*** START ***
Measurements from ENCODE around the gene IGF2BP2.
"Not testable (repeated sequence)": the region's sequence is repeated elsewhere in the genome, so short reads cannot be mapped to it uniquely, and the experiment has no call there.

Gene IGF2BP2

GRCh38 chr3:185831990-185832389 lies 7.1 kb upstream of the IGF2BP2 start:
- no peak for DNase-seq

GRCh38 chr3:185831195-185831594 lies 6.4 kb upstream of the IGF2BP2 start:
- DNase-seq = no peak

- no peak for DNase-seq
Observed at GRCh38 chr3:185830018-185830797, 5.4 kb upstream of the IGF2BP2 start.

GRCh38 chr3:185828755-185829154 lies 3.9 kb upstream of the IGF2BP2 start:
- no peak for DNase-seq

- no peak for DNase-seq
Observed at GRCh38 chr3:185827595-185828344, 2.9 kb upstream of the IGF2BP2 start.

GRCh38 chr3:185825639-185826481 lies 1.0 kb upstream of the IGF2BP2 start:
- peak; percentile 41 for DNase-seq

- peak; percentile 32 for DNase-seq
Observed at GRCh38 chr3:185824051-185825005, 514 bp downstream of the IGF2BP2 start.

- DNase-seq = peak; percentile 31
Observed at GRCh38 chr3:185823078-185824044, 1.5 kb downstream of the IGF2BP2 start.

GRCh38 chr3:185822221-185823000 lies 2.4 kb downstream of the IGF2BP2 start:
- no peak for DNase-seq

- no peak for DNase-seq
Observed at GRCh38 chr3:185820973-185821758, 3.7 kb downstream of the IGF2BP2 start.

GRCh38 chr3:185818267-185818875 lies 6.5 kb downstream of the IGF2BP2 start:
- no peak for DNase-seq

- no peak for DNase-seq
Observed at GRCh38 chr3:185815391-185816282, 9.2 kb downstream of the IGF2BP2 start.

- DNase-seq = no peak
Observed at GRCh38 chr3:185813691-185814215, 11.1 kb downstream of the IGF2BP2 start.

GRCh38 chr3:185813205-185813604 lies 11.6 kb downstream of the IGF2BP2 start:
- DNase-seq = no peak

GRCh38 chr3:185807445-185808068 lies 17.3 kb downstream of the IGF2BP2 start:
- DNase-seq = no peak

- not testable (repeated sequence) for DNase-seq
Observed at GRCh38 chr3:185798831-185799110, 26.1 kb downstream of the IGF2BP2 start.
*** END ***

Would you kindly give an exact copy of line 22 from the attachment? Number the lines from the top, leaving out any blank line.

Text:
- no peak for DNase-seq